Last updated on 2023-11-21 | Edit this page
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- How can I get help in R?
- To be able to read R help files for functions and special operators.
- To be able to use CRAN task views to identify packages to solve a problem.
- To be able to seek help from your peers.
R, and every package, provide help files for functions. The general syntax to search for help on any function, “function_name”, from a specific function that is in a package loaded into your namespace (your interactive R session) is:
For example take a look at the help file for
write.table(), we will be using a similar function in an
This will load up a help page in RStudio (or as plain text in R itself).
Each help page is broken down into sections:
- Description: An extended description of what the function does.
- Usage: The arguments of the function and their default values (which can be changed).
- Arguments: An explanation of the data each argument is expecting.
- Details: Any important details to be aware of.
- Value: The data the function returns.
- See Also: Any related functions you might find useful.
- Examples: Some examples for how to use the function.
Different functions might have different sections, but these are the main ones you should be aware of.
Notice how related functions might call for the same help file:
This is because these functions have very similar applicability and often share the same arguments as inputs to the function, so package authors often choose to document them together in a single help file.
To seek help on special operators, use quotes or backticks:
Many packages come with “vignettes”: tutorials and extended example
documentation. Without any arguments,
vignette() will list
all vignettes for all installed packages;
vignette(package="package-name") will list all available
vignette("vignette-name") will open the specified
If a package doesn’t have any vignettes, you can usually find help by
RStudio also has a set of excellent cheatsheets for many packages.
If you’re not sure what package a function is in or how it’s specifically spelled, you can do a fuzzy search:
A fuzzy search is when you search for an approximate string match. For example, you may remember that the function to set your working directory includes “set” in its name. You can do a fuzzy search to help you identify the function:
If you don’t know what function or package you need to use CRAN Task Views is a specially maintained list of packages grouped into fields. This can be a good starting point.
If you’re having trouble using a function, 9 times out of 10, the
answers you seek have already been answered on Stack Overflow. You can search
[r] tag. Please make sure to see their page on how to ask a good
If you can’t find the answer, there are a few useful functions to help you ask your peers:
Will dump the data you’re working with into a format that can be copied and pasted by others into their own R session.
R version 4.3.2 (2023-10-31) Platform: x86_64-pc-linux-gnu (64-bit) Running under: Ubuntu 22.04.3 LTS Matrix products: default BLAS: /usr/lib/x86_64-linux-gnu/blas/libblas.so.3.10.0 LAPACK: /usr/lib/x86_64-linux-gnu/lapack/liblapack.so.3.10.0 locale:  LC_CTYPE=C.UTF-8 LC_NUMERIC=C LC_TIME=C.UTF-8  LC_COLLATE=C.UTF-8 LC_MONETARY=C.UTF-8 LC_MESSAGES=C.UTF-8  LC_PAPER=C.UTF-8 LC_NAME=C LC_ADDRESS=C  LC_TELEPHONE=C LC_MEASUREMENT=C.UTF-8 LC_IDENTIFICATION=C time zone: UTC tzcode source: system (glibc) attached base packages:  stats graphics grDevices utils datasets methods base loaded via a namespace (and not attached):  compiler_4.3.2 tools_4.3.2 yaml_2.3.7 knitr_1.45 xfun_0.41  renv_1.0.3 evaluate_0.23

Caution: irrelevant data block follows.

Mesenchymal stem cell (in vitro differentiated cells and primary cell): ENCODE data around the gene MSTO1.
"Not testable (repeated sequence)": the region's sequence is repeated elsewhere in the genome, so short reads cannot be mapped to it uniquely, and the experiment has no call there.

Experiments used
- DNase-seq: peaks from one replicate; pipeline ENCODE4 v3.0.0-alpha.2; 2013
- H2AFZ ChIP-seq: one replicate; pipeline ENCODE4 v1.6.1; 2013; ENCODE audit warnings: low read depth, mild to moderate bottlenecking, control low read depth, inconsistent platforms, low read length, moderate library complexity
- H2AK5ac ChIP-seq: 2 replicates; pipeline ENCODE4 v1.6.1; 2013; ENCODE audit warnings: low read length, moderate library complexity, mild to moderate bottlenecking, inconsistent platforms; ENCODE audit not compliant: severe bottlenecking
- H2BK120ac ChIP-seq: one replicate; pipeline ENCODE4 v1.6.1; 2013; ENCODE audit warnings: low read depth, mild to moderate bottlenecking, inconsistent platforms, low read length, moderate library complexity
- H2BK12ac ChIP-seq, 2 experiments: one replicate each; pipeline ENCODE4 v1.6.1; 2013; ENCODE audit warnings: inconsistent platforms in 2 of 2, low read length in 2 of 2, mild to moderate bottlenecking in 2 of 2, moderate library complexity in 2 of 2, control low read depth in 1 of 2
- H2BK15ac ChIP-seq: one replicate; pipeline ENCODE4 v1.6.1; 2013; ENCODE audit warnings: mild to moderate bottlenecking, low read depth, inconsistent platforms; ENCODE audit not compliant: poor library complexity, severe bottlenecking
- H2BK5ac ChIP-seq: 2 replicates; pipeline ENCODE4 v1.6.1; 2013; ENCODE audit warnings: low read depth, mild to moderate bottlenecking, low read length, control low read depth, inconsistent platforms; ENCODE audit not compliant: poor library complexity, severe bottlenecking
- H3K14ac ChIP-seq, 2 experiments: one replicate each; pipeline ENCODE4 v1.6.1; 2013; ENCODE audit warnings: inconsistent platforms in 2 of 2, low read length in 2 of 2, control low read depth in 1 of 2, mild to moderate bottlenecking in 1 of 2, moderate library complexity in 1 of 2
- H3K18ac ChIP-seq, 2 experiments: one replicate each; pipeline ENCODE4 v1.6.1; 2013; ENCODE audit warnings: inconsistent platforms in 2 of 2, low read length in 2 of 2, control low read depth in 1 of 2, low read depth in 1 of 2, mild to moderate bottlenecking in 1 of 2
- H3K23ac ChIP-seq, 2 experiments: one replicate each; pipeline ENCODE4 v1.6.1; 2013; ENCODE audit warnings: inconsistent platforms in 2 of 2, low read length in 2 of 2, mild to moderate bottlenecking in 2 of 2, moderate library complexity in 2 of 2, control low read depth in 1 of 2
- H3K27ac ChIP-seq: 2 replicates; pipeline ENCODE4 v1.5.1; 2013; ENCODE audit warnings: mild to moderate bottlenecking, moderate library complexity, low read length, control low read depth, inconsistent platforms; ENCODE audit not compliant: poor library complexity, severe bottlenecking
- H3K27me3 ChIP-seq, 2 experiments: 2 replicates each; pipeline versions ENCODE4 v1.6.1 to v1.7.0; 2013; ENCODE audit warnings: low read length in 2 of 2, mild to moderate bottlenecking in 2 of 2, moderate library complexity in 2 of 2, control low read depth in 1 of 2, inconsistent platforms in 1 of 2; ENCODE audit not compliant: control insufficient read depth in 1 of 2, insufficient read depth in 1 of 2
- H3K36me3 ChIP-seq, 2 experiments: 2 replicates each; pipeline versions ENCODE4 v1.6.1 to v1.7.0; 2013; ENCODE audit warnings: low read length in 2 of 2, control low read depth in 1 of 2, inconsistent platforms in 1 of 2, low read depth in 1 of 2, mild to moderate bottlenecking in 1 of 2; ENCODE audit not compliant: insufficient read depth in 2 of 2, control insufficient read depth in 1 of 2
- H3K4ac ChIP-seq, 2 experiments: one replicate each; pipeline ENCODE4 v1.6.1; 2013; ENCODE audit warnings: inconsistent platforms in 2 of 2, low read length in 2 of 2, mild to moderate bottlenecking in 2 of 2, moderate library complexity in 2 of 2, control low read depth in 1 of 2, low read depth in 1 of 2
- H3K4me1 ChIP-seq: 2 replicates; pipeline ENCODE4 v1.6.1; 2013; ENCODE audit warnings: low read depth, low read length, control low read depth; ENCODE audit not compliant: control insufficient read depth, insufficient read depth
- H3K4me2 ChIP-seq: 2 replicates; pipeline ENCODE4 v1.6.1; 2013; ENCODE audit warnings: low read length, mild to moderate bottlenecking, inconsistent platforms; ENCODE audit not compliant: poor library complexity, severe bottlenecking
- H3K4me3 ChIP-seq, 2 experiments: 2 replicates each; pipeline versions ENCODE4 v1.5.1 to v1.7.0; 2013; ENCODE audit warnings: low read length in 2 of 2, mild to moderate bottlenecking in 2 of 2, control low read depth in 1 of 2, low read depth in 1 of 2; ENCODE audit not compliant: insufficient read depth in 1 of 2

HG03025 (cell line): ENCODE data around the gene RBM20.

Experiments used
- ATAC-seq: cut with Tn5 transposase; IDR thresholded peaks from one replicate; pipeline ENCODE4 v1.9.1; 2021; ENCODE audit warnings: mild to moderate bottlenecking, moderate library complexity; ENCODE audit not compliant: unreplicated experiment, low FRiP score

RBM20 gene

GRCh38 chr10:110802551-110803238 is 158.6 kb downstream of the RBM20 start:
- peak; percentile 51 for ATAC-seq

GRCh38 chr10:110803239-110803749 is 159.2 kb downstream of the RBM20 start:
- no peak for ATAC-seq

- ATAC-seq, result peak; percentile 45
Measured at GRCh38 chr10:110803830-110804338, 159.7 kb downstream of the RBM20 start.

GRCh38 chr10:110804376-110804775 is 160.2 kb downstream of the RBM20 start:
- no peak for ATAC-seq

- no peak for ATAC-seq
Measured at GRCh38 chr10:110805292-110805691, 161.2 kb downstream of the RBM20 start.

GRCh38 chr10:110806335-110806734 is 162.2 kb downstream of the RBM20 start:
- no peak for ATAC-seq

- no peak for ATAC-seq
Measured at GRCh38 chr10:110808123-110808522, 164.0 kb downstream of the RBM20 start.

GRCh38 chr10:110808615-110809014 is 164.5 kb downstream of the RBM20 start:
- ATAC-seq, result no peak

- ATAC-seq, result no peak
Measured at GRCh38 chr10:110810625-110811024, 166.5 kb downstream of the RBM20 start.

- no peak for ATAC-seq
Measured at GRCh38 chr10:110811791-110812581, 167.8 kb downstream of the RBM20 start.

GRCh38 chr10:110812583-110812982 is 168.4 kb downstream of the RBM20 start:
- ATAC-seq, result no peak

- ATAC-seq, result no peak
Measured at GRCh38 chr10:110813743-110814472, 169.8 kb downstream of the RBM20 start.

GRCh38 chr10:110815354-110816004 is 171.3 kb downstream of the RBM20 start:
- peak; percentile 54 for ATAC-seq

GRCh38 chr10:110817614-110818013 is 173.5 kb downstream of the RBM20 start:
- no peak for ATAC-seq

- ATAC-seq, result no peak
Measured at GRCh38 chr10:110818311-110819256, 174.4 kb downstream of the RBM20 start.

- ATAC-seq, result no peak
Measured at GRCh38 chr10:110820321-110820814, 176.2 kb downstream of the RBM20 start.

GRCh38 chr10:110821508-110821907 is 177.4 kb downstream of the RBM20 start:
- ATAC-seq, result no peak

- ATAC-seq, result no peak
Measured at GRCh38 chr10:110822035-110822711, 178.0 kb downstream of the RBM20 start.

Will print out your current version of R, as well as any packages you have loaded. This can be useful for others to help reproduce and debug your issue.
c() function creates a vector, in which all elements
are of the same type. In the first case, the elements are numeric, in
the second, they are characters, and in the third they are also
characters: the numeric values are “coerced” to be characters.
To look at the help for the
paste() function, use:
The difference between
a little tricky. The
paste function accepts any number of
arguments, each of which can be a vector of any length. The
sep argument specifies the string used between concatenated
terms — by default, a space. The result is a vector as long as the
longest argument supplied to
paste. In contrast,
collapse specifies that after concatenation the elements
are collapsed together using the given separator, the result
being a single string.
It is important to call the arguments explicitly by typing out the
argument name e.g
sep = "," so the function understands to
use the “,” as a separator and not a term to concatenate. e.g.
 "a c" "b c"
paste(c("a","b"), "c", ",")
 "a c ," "b c ,"
paste(c("a","b"), "c", sep = ",")
 "a,c" "b,c"
paste(c("a","b"), "c", collapse = "|")
 "a c|b c"
paste(c("a","b"), "c", sep = ",", collapse = "|")
(For more information, scroll to the bottom of the
?paste help page and look at the examples, or try
Use help to find a function (and its associated parameters) that you
could use to load data from a tabular file in which columns are
delimited with “\t” (tab) and the decimal point is a “.” (period). This
check for decimal separator is important, especially if you are working
with international colleagues, because different countries have
different conventions for the decimal point (i.e. comma vs period).
??"read table" to look up functions related to
reading in tabular data.
The standard R function for reading tab-delimited files with a period
decimal separator is read.delim(). You can also do this with
read.table(file, sep="\t") (the period is the
default decimal separator for
although you may have to change the
as well if your data file contains hash (#) characters.